Back at Jake’s apartment in the heart of L.A., looking decidedly like a small Welsh town, Jake’s latest flashback is disturbed by the arrival of Rachel in what has to be the most blundered and amateurish attempt at a hit in the history of film. How does Rachel attempt to kill Jake? Is it with a gun, a knife, a poison dart? No, he attempts to strangle Jake with his own gold chains. Naturally this fails miserably and Jake pursues the hapless assassin. The subsequent chase sequence drags on for what seems like an eternity resulting in an almost passable fight atop a multi-story car park. Through much grunting and ham fisted acting Jake apprehends the youthful Rachel by smacking him in the face with his piece.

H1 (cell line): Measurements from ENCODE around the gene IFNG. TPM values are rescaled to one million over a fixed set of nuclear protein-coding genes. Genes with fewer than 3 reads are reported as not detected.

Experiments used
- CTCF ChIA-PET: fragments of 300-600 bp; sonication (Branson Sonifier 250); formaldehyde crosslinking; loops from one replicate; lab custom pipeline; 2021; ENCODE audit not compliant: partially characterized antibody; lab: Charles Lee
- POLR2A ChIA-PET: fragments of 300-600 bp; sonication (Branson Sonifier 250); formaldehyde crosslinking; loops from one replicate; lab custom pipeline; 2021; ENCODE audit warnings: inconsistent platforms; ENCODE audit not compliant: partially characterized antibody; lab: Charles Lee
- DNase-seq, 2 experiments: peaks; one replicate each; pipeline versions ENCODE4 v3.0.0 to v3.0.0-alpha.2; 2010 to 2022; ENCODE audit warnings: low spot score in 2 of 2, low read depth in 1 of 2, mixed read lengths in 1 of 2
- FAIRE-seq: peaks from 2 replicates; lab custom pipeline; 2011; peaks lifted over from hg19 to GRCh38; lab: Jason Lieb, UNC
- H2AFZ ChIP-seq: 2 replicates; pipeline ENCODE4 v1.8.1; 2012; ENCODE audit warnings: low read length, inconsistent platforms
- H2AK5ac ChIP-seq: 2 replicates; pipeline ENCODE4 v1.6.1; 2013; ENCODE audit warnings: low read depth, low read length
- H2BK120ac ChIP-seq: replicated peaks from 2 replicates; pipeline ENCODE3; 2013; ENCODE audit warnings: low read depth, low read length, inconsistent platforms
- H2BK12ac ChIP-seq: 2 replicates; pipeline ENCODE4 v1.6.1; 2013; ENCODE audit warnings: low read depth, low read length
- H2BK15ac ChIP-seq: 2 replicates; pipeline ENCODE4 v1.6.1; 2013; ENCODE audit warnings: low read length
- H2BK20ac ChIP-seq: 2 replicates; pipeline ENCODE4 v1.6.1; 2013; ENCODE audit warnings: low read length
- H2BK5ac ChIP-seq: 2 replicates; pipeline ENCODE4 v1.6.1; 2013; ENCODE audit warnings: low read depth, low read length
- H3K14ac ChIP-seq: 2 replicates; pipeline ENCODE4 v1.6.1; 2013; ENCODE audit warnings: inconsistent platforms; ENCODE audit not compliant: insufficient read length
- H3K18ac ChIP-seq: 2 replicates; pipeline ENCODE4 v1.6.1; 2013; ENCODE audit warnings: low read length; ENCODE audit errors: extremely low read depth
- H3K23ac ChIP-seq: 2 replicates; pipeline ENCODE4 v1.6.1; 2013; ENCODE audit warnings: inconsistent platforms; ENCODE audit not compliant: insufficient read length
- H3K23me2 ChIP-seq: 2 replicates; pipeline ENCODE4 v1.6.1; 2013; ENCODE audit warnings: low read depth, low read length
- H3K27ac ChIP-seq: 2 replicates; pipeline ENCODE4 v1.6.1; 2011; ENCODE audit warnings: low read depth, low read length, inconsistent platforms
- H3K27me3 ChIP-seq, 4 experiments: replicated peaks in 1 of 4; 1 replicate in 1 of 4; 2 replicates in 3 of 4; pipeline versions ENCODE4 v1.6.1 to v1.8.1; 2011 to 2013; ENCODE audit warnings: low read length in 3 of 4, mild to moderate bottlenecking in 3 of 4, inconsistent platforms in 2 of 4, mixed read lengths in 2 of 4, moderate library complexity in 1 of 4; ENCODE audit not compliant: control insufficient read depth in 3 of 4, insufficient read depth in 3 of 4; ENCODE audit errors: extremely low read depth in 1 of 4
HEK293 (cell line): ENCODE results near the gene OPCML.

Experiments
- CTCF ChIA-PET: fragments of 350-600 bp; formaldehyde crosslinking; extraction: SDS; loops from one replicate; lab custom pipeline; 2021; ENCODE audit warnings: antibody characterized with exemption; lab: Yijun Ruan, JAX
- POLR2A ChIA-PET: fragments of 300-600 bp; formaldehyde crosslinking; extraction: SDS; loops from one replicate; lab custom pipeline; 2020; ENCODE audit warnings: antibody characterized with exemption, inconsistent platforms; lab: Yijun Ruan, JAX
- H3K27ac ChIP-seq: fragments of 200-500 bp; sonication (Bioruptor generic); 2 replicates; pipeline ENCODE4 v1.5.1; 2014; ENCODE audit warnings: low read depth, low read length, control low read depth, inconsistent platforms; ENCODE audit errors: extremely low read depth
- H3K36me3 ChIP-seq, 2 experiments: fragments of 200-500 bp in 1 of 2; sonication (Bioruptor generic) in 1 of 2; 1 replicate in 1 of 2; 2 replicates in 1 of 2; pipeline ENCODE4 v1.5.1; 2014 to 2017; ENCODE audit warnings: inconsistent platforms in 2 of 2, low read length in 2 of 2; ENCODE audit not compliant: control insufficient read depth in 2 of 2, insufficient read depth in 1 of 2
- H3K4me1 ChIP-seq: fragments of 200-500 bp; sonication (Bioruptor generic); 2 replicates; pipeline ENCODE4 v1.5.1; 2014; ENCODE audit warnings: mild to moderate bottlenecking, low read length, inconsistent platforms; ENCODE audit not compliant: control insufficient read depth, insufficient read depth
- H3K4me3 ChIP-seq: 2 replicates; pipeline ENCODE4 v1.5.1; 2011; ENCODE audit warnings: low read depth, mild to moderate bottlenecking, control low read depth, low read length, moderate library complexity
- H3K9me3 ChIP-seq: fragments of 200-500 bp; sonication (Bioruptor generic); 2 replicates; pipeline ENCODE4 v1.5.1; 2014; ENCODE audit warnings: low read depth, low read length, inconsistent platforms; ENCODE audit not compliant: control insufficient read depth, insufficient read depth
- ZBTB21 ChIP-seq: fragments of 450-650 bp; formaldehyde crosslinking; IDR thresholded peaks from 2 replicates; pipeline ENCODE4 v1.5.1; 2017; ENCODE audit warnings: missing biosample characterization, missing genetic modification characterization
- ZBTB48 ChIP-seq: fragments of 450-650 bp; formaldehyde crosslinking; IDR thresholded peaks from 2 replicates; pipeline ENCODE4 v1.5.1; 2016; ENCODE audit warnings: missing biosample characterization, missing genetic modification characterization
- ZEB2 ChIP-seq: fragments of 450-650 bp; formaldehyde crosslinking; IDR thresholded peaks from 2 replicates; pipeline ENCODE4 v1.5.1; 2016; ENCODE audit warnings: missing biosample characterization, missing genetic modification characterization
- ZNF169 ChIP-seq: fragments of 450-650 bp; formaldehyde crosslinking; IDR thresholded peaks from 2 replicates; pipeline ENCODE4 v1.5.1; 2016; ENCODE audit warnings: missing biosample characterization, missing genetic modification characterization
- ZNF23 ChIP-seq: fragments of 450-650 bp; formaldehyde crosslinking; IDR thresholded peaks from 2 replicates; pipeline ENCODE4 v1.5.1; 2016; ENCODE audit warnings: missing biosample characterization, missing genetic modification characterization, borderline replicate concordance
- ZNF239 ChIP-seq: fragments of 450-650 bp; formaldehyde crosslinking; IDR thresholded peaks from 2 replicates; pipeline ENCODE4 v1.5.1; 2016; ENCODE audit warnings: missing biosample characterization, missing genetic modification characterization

One of the cheesiest interrogation scenes ever filmed follows, where Jake’s new partner Rick Koyaanisqatsi attempts to intimidate Rachel with a series of Welsh sounding swearing. Jake soon tires and proceeds to use his firearms, much to the anger of his increasingly drunkard and not to mention wooden captain.
With the info acquired from Rachel Jake is able to storm Sanchez’ drugs deal, which surprisingly is taken place in an abandoned warehouse. This seems to be the film’s main set piece action sequence as Jake manages to squeeze off several dozen rounds of ammo before running out of bullets. This sequence isn’t actually too bad as it becomes clear where the directors have spent their time. We’re basically treated to a three way shoot out between two rival gangs and the angry Jake. Very fast moving camera shots and editing disguise the lack of any acting ability and squibs to create a genuinely exciting action sequence.